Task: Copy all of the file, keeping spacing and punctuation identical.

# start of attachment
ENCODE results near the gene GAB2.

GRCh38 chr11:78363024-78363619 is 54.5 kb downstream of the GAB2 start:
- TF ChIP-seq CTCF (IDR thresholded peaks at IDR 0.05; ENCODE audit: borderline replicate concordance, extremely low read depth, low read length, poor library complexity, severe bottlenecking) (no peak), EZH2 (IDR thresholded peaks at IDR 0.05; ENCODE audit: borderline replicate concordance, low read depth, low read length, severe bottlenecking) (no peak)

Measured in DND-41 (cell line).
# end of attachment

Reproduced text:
ENCODE results near the gene GAB2.

GRCh38 chr11:78363024-78363619 is 54.5 kb downstream of the GAB2 start:
- TF ChIP-seq CTCF (IDR thresholded peaks at IDR 0.05; ENCODE audit: borderline replicate concordance, extremely low read depth, low read length, poor library complexity, severe bottlenecking) (no peak), EZH2 (IDR thresholded peaks at IDR 0.05; ENCODE audit: borderline replicate concordance, low read depth, low read length, severe bottlenecking) (no peak)

Measured in DND-41 (cell line).